By Robson Sharuko
Munashe Gatsi bolted out of the Manchester hotel his local academy had booked for him, on the very night he arrived in England three years ago, ending any hopes his handlers had of exposing him to scouts from clubs like Watford, Crystal Palace and Queens Park Rangers.
Gatsi, then a teenage footballer whose plight — as an underprivileged Kuwadzana High 1 schoolboy with dreams of becoming a professional in the game — had captured the imagination of CBZ Holdings, who bankrolled his trip to England, flew to England as part of a team under the Global Sports Academy.
CBZ Holdings, the country’s financial services group, bailed Gatsi out by splashing $3 800 towards his trip to England.
Reports indicate that the total cost of the financial injection was $10 000.
This was after the then teenager sent an SOS appealing for help to enable him to showcase his talent, at a training camp in England, with the hope of getting the attention of major clubs in that country.
Reports back then suggested scouts from English Premiership sides Watford and Crystal Palace and Championship side Queens Park Rangers had shown interest in the player.
But, the reports said, the three clubs needed to have another assessment of him, playing in English conditions, before they could make a decision on whether to take him on board.
Repeated attempts to get a comment from any of the three clubs, to confirm whether they had, indeed, shown any interest in the player, as reported back then, have not yielded any responses.
However, The Herald can reveal a well-choreographed tale of deception, in which the player himself — and certainly not the local academy that organised that tour of duty to England — designed a grand strategy to deceive the sponsors who bankrolled his trip and the country that sympathised with his plight.
We can reveal that:
Although Gatsi knit together a compelling tale, in which he convinced everyone he wanted a helping hand to showcase his talent in England, and possibly become a professional footballer, he had seemingly long planned he would simply “disappear” into the United Kingdom once he got there.
Even though he was a first-time visitor to Britain, the way he found a way to negotiate around the country, once he abandoned his Manchester hotel the night he arrived in that country, showed there were possibly some people who gave him a helping hand in his scheme.
He never wanted to be part of that training camp, which the others attended for about a week, where those who had planned it claimed would attract some top scouts, but had long planned to deceive a sponsor — who felt obliged to help the cause of an underprivileged teenage footballer realise his dream.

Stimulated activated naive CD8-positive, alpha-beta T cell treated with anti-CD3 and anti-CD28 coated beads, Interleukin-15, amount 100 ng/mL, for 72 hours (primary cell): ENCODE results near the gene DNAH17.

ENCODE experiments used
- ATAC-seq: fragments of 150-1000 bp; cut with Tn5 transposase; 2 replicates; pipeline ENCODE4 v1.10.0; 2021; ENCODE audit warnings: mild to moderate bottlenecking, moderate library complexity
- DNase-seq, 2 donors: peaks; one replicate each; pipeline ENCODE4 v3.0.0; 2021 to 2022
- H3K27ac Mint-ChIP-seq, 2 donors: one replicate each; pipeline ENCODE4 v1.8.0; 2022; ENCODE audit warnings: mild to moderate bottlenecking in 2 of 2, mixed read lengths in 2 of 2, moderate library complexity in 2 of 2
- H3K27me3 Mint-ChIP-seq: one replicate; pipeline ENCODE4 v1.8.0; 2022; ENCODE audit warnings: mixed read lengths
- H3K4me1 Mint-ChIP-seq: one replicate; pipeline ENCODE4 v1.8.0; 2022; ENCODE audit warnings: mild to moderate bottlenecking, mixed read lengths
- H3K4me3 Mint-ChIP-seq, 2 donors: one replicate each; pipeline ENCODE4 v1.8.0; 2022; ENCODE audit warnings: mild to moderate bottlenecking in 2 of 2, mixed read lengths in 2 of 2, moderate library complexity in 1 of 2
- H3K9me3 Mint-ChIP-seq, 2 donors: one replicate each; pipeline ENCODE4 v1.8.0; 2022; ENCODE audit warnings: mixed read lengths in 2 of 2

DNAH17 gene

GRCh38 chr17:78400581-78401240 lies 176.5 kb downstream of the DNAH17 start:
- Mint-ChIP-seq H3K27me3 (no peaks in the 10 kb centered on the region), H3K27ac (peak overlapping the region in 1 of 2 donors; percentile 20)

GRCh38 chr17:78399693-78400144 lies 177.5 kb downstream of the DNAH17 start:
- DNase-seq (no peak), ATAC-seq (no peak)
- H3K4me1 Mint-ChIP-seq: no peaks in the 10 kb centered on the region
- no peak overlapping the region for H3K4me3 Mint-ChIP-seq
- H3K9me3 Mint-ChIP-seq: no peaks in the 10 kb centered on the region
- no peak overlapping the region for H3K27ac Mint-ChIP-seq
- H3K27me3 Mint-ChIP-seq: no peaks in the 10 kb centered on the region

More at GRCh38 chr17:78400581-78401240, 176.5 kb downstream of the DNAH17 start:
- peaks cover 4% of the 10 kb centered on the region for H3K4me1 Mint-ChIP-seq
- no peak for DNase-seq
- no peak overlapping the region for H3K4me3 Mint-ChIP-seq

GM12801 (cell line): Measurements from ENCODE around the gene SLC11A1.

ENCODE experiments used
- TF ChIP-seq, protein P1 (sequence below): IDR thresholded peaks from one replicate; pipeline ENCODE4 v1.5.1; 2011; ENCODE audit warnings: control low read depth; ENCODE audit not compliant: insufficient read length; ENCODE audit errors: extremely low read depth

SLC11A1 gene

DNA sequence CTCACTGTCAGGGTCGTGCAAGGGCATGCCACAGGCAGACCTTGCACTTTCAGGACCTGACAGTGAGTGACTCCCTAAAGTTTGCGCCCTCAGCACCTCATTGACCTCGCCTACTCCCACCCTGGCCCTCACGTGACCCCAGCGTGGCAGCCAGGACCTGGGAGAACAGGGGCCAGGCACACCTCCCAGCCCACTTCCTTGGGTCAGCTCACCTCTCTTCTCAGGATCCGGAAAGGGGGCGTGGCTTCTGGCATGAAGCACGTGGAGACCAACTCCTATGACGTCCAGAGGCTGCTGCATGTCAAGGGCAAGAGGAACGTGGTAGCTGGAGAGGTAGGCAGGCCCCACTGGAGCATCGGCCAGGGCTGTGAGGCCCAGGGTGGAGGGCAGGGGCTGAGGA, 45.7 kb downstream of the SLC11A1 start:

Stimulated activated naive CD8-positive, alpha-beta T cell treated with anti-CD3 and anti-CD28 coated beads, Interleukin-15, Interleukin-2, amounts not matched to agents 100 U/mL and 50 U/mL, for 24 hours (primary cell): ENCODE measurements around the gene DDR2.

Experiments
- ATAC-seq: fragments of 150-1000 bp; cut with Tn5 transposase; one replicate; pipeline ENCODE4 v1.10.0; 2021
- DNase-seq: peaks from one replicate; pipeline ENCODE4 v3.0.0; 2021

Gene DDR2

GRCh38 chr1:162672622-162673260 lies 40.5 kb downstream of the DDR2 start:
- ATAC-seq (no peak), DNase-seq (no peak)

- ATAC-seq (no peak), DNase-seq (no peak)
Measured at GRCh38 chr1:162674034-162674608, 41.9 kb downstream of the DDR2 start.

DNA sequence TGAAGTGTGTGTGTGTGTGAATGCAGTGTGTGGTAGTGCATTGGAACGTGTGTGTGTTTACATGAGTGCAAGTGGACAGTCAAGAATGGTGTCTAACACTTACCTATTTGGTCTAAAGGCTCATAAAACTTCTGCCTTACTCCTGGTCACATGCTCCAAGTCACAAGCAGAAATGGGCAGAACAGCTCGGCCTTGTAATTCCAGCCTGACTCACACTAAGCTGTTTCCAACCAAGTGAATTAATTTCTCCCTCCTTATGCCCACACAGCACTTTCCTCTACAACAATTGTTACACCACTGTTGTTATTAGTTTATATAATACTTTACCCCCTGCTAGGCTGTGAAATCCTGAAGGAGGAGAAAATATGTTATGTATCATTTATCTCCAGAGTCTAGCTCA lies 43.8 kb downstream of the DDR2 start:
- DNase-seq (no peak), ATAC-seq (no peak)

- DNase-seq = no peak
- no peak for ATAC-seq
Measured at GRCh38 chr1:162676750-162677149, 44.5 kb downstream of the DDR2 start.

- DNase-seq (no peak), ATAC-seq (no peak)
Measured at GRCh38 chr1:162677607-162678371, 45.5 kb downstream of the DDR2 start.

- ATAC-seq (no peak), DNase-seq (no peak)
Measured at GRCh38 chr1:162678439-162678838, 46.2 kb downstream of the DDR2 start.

Gatsi left his bag of clothes on the bed in his hotel room, the night he abandoned his colleagues in Manchester that night three years ago, because he didn’t want to raise any alarm among his colleagues that he was planning to flee from them.
Those who had organised the trip raised his ‘’disappearance’’ with those who had sponsored him, on their return home, to try and clear their name and also highlight that they were not part of that elaborate scheme given, all the other players who went on that training camp, returned home.
The organisers of that trip feel they were also given a raw deal, because of the negativity such an issue was likely to provoke if it came out in public, given all the publicity and goodwill that had accompanied Gatsi’s journey to England, including the coming on board of a powerful corporate sponsor.
Gatsi resurfaced in the Scottish city of Glasgow, where he kept a very low profile, and registered his Facebook account using the letters of his name and surname drafted in reverse — Shenamu Tsiga.
He claims he did that because he was trying to avoid friends who could bombard him with pleas for help once they knew he was now staying in the United Kingdom.
Interestingly, a player who left the country amid a media blitz that he had attracted the attention of such heavyweight clubs like Crystal Palace, Watford and Queens Park Rangers, ended up playing for a Glasgow amateur side, Shettleston Juniors Under-21s, where he remains a part of the team.
Last December, Gatsi was the subject of a racist attack, an incident he claimed occurred while he was heading home from training.
A 14-year-old Scottish schoolboy was banned from entering a town amid claims he slashed a man, named as Kieran Brady, in the face in the street of Paisley in Scotland in a Boxing Day knife attack.
Prosecutors also claimed he stole a mobile phone.
The same teenager was also accused of behaving in a threatening and abusive way towards Gatsi as he walked along Galsgow Road, in Paisley, while the attacker was in possession of a knife and stalking him.
Yesterday, Gatsi gave his side of the story.
“I am still Munashe Gatsi it was only on Facebook that I use another name but nothing has changed,’’ he said.
‘’I am even surprised (with reports) that I applied for asylum, which is not true, the thing is I was scouted by a team which is based in Glasgow (and) that is how I ended up at this side.
“I am still trying to settle and I am a full-time footballer and I would not like to see my name being dragged into controversy.’’ But how Gatsi ended up in Scotland, when the training camp was south in England, is something that only he can explain while he also says he had a change of plans on the day he arrived in England.
He confirmed he was the man mentioned in a Scottish court in December last year, as the subject of a racist attack, and says he never drew a plan to dupe those who sponsored him to go to the United Kingdom because he still believes he can one day become a footballer of note.
He has never been home since that fateful trip three years ago. The Herald